Experiential Learning and Volunteer Wetland Assessment Protocol Development

by Sydney Snyder
Environmental Science
Faculty advisor: Dr. Melinda Coogan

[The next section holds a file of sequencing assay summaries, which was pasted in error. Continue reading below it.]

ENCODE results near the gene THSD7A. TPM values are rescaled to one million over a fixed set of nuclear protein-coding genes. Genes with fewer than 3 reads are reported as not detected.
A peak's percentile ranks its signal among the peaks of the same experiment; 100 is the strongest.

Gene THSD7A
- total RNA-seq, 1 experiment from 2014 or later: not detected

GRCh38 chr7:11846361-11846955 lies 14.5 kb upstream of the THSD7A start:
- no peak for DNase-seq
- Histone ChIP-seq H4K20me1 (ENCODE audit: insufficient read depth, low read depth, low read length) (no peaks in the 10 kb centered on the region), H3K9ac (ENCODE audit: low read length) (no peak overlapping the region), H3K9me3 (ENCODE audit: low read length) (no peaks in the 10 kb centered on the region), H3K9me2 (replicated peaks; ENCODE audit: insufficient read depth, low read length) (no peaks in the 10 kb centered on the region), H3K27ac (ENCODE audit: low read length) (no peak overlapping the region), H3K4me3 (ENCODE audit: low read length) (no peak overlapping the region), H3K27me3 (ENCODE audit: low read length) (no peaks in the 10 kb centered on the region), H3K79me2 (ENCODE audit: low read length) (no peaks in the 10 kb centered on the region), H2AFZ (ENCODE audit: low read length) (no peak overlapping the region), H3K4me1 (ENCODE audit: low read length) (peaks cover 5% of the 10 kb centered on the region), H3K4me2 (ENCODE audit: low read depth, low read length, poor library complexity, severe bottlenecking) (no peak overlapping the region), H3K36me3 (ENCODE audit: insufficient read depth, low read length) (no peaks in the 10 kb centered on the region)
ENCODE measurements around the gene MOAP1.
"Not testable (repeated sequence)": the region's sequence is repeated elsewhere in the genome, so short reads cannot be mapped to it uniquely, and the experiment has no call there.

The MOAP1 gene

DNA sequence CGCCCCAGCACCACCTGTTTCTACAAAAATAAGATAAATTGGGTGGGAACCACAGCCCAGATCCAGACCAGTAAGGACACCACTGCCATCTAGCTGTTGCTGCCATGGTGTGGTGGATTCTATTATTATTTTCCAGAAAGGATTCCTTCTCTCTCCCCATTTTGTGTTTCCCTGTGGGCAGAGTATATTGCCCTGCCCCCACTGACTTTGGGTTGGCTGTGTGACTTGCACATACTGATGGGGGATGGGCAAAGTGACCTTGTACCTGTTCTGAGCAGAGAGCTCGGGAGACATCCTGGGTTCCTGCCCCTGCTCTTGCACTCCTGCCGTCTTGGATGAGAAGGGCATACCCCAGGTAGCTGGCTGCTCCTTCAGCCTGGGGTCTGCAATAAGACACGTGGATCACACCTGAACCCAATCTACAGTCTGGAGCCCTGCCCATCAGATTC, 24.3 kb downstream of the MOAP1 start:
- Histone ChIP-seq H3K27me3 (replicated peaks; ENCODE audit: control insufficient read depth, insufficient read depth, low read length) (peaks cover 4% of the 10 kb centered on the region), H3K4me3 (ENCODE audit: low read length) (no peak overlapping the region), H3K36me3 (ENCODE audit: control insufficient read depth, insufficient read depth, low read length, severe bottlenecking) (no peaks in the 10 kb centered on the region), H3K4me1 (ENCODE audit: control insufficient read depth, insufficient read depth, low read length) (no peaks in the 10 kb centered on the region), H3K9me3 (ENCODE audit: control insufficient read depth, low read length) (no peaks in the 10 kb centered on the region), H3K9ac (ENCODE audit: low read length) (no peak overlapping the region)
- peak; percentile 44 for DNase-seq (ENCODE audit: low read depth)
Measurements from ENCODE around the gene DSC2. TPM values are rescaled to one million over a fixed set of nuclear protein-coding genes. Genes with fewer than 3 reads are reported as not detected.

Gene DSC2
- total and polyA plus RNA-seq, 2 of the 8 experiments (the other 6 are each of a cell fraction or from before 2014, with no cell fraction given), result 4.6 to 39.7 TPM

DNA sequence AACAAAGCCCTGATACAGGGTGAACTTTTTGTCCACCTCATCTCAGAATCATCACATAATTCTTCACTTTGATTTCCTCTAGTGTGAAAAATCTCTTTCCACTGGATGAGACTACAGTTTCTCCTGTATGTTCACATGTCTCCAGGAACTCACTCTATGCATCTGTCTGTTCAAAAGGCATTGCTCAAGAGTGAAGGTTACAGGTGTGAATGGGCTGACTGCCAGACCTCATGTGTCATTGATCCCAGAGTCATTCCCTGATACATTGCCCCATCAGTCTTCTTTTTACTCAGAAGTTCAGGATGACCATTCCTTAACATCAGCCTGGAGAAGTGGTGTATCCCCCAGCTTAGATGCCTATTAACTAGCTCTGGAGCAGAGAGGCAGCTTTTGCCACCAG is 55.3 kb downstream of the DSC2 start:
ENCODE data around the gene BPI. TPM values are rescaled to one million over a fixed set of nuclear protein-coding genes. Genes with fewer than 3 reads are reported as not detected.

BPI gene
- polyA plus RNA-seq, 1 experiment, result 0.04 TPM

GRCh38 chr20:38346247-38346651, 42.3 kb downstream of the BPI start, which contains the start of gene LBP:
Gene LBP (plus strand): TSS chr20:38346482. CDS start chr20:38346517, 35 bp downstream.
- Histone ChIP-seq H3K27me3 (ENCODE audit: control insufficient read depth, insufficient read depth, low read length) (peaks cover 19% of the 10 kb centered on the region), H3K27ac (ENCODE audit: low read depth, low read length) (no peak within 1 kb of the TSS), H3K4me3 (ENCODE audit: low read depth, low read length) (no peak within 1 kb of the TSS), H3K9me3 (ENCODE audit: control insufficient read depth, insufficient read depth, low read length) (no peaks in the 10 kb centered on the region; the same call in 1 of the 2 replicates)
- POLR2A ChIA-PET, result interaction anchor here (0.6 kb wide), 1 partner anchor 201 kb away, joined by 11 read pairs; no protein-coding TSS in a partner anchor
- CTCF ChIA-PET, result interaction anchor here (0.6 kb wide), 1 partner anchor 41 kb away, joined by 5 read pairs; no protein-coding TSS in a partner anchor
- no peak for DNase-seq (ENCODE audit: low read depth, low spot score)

Wetlands are places where both animals and plants live in either standing water or very moist soils. Iowa wetlands were seen throughout the state due to the glaciers that developed over 10,000-14,000 years ago. The most common were found in the north and central part of Iowa known as the Des Moines Lobe. However, 14% of wetlands have been destroyed and are seen very rarely due to the increased demand of farms, towns, industries, and roads. This study used a volunteer wetland assessment protocol that was developed by Dr. Melinda Coogan for use by organizations like IOWATER and Raccoon River Watershed Association (RRWA) while also incorporating Experiential Learning with local high school students in Buena Vista County. The high school students devoted two weeks during the summer to collecting data at two sample sites (Sturchler’s Pond Fringe Wetland and Peterson’s Marsh).  The developed protocol was used to identify and collect required data. My assessment contribution was the development of a pre and post assessment evaluation to determine how valuable this experience was as an Experiential Learning tool.  Students were able to investigate both field and lab experiments while learning more about wetlands and their importance. Students also learned how to use many forms of advanced equipment to collect data and learned how to identify both macroinvertebrates and wetland plants located within NW Iowa. Our research resulted in preliminary data that showed the value of the protocol and its positive contribution to Experiential Learning.